export const Button = ({ children, size, ...props}: ButtonProps): JSX.Element => {
    if (size === "jumbo") {...}

    return (
        <StyledButton size={size} {...props}>
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TypeScript, however, does not allow us to assign additional props to a const, especially after we export it. This poses a problem. Somehow we have to attach props to what is essentially a function without writing a ton of duplicate code. Another pesky problem is setting correct displayNames for React DevTools and, more importantly, our Storybook code generator.

Here's the magic function:

import React from 'react';

 * Attaches subcomponents to a parent component for use in
 * composed components. Example:
 * <Parent>
 *    <Parent.Title>abc</Parent.Title>
 *    <Parent.Body prop1="foobar"/>
 * </Parent>
 * This function also sets displayname on the parent component
 * and all children component, and has the correct return type
 * for typescript.
 * @param displayName topLevelComponent's displayName
 * @param topLevelComponent the parent element of the composed component
 * @param otherComponents an object of child components (keys are the names of the child components)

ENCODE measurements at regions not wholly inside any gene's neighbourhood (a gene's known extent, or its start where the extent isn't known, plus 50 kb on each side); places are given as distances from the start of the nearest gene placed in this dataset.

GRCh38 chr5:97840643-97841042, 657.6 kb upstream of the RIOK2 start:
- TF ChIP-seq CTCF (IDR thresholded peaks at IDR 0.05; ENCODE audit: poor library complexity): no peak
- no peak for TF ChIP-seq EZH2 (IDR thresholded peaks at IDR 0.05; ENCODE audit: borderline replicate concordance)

* @returns the top level component with otherComponents as static properties
export function attachSubComponents<
  C extends React.ComponentType,
  O extends Record<string, React.ComponentType>
>(displayName: string, topLevelComponent: C, otherComponents: O): C & O {
  topLevelComponent.displayName = displayName;
    (component) =>
      (component.displayName = `${displayName}.${component.displayName}`)

  return Object.assign(topLevelComponent, otherComponents);
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The above code lives in a util file and can easily be imported within our library any time we want to use sub-components. That allows us to write a modal component file that is very easy on the eyes:

export const Modal = attachSubComponents(
    (props: ModalProps) => { ... },
    { Header, Content, Footer, Title, Subtitle, HeroImage, ... }
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And best of all, it's a great solution for all of our users!

Thanks for reading! I hope this technique for creating clean composed components in React will level-up you and your team.

Kaeden Wile

Top comments (0)


11 Tips That Make You a Better Typescript Programmer

1 Think in {Set}

Type is an everyday concept to programmers, but it’s surprisingly difficult to define it succinctly. I find it helpful to use Set as a conceptual model instead.

#2 Understand declared type and narrowed type

One extremely powerful typescript feature is automatic type narrowing based on control flow. This means a variable has two types associated with it at any specific point of code location: a declaration type and a narrowed type.

#3 Use discriminated union instead of optional fields